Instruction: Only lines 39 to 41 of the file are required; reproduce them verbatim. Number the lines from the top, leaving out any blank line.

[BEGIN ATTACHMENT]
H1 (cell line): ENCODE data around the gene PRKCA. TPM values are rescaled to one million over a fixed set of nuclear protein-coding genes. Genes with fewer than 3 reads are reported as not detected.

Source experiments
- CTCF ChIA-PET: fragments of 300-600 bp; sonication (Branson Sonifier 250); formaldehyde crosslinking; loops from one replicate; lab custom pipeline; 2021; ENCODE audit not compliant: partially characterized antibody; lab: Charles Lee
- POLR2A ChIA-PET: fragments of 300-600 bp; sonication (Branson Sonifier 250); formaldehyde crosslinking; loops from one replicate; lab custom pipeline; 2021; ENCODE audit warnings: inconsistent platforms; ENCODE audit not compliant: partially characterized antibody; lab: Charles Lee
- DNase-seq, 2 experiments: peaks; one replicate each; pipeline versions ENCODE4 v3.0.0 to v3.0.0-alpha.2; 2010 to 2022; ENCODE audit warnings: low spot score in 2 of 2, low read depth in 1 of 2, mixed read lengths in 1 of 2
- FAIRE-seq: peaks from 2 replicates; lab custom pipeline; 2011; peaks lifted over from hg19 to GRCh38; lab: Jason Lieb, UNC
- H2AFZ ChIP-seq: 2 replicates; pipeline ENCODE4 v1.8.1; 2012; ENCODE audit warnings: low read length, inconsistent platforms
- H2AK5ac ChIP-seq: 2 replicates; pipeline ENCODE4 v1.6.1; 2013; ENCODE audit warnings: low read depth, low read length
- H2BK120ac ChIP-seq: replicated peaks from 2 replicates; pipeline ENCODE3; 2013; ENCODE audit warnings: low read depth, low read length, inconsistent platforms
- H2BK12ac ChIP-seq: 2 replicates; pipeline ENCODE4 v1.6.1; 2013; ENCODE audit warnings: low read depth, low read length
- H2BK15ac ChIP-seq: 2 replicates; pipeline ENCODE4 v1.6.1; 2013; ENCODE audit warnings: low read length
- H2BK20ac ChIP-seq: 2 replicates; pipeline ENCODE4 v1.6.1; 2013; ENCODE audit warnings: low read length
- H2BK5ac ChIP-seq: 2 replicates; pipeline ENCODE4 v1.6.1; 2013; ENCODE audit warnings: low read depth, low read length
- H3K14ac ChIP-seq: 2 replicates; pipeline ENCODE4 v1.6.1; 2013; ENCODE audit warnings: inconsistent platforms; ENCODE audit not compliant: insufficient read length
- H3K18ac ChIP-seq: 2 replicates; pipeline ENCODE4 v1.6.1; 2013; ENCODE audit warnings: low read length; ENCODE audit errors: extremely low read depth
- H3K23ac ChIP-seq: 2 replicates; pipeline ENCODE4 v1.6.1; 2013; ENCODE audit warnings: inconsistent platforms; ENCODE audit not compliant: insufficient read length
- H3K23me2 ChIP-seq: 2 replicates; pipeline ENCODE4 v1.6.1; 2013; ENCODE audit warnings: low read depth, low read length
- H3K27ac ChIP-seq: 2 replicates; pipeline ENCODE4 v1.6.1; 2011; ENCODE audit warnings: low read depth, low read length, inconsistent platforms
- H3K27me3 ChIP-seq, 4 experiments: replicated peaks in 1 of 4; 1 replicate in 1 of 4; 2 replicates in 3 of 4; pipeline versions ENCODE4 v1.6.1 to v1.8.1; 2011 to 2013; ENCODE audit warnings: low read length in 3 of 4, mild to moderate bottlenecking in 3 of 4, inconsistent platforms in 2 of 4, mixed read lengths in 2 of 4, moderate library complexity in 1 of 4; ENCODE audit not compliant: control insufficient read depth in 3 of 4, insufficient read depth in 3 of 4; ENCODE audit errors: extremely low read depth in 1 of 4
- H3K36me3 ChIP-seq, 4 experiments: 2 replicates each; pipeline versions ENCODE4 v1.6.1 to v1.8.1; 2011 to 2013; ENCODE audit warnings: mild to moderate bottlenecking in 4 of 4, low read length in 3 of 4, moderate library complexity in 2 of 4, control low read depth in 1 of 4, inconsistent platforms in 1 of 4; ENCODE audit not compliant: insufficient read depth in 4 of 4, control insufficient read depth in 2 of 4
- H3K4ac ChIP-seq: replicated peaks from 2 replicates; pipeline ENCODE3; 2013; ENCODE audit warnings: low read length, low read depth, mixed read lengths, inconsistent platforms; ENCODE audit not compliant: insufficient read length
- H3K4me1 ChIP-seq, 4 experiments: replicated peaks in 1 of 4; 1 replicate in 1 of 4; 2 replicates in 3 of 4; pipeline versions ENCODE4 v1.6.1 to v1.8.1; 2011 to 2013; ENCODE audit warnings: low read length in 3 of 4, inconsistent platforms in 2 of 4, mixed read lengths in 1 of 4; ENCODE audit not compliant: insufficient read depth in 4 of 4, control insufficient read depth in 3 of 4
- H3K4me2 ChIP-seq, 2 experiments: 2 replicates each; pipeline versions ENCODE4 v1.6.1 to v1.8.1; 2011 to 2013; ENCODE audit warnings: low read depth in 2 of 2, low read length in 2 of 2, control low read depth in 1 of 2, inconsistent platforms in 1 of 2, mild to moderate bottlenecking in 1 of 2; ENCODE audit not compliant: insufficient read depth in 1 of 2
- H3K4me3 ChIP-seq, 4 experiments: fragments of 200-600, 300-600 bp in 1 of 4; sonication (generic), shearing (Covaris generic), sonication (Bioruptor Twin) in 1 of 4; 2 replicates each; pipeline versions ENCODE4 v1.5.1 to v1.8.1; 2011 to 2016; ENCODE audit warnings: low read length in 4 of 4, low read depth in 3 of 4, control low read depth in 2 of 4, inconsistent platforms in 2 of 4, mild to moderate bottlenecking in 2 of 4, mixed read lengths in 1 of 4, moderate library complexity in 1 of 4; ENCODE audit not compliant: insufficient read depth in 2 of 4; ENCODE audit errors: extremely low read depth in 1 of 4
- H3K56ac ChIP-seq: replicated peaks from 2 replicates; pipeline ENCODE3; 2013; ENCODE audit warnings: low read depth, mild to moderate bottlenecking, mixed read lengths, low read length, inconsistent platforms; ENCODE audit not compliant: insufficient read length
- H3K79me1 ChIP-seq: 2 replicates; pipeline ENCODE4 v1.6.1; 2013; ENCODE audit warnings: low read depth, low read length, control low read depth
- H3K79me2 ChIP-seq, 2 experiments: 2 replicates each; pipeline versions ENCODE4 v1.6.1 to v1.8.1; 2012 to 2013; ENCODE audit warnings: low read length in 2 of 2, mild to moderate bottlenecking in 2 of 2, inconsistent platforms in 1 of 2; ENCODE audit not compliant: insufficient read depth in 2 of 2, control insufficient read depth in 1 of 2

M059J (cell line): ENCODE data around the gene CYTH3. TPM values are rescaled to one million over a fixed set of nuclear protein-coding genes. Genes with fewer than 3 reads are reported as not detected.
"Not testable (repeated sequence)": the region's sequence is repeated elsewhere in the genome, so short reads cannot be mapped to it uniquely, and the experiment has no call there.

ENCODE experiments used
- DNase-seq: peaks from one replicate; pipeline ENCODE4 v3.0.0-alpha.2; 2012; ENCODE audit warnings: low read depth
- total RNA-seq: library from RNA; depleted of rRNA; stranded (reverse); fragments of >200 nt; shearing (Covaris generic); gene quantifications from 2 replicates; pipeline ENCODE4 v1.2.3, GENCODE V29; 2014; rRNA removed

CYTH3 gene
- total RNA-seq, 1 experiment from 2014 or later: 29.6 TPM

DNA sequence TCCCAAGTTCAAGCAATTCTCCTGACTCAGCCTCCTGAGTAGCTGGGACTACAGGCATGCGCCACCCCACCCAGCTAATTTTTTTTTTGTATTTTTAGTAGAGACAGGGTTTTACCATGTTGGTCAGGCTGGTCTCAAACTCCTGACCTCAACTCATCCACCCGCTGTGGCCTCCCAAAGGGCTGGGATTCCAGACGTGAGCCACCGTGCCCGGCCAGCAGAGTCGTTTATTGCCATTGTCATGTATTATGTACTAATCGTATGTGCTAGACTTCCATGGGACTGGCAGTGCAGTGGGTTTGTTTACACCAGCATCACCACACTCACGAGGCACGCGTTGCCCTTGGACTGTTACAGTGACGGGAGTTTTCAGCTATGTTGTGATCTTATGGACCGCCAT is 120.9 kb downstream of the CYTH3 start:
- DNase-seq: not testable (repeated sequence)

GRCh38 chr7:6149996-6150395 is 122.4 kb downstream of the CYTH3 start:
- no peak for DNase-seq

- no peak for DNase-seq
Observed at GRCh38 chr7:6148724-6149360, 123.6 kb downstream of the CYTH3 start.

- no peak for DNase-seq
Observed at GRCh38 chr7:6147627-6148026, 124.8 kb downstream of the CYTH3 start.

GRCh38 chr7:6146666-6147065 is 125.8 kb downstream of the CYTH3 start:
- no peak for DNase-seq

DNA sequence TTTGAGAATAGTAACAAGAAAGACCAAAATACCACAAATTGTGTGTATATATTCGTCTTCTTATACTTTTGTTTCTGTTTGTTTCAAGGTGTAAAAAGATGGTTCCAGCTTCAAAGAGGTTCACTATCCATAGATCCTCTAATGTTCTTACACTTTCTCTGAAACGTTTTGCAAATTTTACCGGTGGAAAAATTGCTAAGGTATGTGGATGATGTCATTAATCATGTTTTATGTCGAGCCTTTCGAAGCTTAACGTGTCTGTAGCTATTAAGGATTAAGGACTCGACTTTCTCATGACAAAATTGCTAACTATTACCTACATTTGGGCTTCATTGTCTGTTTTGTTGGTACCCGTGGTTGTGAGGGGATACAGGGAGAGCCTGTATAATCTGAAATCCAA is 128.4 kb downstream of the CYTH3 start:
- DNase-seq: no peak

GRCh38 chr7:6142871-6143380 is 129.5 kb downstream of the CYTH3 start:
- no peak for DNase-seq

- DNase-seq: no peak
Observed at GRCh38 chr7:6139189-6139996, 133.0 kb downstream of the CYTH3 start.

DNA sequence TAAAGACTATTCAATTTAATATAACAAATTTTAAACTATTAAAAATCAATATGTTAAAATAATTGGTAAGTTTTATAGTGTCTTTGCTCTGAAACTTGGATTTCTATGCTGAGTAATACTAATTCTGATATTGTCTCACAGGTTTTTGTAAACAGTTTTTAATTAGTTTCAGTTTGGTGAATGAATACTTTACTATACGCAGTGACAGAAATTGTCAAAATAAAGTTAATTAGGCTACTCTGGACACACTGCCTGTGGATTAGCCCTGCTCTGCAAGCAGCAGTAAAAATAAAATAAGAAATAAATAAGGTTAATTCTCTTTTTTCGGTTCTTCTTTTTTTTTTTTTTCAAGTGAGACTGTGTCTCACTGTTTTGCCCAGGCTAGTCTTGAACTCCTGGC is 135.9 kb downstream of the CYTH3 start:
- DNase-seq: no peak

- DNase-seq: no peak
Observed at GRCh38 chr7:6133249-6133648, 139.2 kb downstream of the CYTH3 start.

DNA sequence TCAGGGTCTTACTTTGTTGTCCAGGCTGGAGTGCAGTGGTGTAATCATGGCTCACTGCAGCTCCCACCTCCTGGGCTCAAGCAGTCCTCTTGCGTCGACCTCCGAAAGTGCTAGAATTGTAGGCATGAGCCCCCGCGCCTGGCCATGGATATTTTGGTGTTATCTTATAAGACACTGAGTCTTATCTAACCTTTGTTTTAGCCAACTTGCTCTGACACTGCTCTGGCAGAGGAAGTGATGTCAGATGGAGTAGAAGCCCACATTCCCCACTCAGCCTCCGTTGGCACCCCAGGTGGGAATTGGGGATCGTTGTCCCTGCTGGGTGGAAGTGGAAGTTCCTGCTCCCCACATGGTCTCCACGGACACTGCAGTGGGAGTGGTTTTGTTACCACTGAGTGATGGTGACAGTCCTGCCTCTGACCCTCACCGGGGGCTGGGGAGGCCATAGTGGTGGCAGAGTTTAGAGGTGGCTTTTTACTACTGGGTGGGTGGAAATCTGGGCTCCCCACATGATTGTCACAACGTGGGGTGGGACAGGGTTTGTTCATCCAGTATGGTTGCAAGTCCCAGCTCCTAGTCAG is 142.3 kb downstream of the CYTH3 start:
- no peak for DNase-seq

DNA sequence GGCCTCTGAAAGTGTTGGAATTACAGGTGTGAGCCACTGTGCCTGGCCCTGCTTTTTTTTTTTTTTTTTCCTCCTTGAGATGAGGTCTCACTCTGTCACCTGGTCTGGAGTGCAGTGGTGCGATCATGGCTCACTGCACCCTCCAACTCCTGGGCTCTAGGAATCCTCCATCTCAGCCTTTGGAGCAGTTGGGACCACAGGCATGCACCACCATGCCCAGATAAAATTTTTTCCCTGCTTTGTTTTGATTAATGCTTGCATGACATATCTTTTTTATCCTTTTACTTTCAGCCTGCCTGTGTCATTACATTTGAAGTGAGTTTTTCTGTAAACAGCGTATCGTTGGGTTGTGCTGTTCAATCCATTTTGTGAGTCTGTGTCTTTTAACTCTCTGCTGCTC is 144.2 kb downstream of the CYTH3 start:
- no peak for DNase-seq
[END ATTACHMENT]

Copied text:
- no peak for DNase-seq
Observed at GRCh38 chr7:6148724-6149360, 123.6 kb downstream of the CYTH3 start.

- no peak for DNase-seq